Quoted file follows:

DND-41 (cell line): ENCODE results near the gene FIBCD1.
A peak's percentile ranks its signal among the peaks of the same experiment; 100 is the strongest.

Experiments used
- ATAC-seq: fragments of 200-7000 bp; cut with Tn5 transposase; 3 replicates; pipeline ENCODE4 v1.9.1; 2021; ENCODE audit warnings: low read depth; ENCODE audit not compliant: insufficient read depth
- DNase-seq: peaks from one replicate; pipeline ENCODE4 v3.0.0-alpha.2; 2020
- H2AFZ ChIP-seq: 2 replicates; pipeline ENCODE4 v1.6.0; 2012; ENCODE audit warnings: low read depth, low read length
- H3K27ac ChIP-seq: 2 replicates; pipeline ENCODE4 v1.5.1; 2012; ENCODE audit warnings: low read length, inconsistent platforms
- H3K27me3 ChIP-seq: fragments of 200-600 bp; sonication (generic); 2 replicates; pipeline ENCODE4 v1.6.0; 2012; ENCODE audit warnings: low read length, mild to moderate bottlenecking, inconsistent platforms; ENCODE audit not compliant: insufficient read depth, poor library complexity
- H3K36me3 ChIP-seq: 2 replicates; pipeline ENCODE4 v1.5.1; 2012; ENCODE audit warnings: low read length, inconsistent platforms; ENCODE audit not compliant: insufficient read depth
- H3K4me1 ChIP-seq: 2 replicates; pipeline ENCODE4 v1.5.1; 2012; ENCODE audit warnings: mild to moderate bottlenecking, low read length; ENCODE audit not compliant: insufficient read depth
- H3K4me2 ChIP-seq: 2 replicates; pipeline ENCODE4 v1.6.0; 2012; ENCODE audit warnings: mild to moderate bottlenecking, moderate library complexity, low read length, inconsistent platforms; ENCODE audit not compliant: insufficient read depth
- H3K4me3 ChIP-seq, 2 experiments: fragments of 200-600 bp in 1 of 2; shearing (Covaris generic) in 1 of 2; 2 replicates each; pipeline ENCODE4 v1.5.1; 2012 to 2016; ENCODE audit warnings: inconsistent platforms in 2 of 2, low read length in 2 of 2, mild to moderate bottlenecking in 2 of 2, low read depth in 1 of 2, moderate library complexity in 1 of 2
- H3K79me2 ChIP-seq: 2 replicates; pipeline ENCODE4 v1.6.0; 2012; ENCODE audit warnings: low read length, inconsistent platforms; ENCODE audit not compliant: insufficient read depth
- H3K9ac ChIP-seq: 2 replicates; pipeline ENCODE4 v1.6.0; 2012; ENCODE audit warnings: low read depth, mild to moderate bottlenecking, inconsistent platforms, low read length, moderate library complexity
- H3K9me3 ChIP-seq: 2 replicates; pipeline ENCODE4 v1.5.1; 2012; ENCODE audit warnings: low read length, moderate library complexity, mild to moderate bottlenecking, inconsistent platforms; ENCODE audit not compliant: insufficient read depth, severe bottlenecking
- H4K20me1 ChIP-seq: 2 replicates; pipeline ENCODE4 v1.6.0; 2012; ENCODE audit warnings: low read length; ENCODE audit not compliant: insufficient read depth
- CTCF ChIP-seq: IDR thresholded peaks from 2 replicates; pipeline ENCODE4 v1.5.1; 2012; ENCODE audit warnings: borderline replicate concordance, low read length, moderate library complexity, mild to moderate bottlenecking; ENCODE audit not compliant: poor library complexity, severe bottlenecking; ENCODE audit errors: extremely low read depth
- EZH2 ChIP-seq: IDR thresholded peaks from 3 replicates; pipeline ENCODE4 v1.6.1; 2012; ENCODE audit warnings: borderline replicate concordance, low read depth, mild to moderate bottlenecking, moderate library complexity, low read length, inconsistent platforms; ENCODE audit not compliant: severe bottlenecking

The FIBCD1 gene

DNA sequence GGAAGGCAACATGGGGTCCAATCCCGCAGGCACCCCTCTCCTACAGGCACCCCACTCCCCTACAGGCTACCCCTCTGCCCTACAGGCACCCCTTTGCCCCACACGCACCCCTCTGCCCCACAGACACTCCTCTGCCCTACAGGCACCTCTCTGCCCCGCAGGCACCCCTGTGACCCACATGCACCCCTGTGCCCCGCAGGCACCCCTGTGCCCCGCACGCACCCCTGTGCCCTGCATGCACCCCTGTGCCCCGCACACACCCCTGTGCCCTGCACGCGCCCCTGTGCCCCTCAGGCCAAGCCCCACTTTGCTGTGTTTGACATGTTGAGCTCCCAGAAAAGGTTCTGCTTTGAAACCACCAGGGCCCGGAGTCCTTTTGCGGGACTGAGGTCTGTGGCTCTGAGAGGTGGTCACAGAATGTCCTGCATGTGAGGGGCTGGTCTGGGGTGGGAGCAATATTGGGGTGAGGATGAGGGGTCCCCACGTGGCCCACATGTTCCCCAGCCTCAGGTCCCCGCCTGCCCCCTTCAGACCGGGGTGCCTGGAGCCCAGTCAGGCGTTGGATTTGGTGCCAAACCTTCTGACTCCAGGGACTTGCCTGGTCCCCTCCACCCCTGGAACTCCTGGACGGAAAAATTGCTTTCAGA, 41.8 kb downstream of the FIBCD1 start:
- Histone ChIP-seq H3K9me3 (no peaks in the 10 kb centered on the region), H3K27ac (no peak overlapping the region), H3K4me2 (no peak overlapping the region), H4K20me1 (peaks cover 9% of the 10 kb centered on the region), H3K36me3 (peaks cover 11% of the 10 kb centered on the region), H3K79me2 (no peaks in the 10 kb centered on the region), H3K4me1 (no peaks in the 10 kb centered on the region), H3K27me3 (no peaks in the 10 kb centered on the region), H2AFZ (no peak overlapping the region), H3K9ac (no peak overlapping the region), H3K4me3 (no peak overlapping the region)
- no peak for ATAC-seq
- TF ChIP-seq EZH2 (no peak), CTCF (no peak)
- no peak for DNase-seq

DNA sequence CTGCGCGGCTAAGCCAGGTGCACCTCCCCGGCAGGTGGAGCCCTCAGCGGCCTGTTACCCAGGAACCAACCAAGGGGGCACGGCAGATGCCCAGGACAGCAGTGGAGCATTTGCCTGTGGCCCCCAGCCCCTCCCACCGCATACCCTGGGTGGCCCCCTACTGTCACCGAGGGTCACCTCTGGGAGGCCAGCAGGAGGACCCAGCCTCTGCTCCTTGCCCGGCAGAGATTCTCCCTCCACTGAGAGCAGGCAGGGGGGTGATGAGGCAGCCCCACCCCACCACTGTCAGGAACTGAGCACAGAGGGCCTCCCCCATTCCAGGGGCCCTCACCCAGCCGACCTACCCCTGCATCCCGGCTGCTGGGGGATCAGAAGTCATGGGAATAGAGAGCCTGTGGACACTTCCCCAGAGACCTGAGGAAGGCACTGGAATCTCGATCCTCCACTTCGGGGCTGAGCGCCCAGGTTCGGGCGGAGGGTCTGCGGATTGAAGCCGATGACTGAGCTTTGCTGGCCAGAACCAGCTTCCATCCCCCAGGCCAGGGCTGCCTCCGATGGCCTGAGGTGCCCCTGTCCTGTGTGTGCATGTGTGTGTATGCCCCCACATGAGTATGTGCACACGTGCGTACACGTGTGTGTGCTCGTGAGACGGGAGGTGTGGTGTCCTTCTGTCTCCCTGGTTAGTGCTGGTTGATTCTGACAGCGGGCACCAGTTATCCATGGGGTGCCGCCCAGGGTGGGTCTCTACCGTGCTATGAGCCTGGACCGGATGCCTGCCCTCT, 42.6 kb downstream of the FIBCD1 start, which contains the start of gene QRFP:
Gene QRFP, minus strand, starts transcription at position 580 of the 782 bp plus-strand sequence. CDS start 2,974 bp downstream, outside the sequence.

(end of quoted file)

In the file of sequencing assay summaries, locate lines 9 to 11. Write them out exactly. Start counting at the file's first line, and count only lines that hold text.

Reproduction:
- H3K36me3 ChIP-seq: 2 replicates; pipeline ENCODE4 v1.5.1; 2012; ENCODE audit warnings: low read length, inconsistent platforms; ENCODE audit not compliant: insufficient read depth
- H3K4me1 ChIP-seq: 2 replicates; pipeline ENCODE4 v1.5.1; 2012; ENCODE audit warnings: mild to moderate bottlenecking, low read length; ENCODE audit not compliant: insufficient read depth
- H3K4me2 ChIP-seq: 2 replicates; pipeline ENCODE4 v1.6.0; 2012; ENCODE audit warnings: mild to moderate bottlenecking, moderate library complexity, low read length, inconsistent platforms; ENCODE audit not compliant: insufficient read depth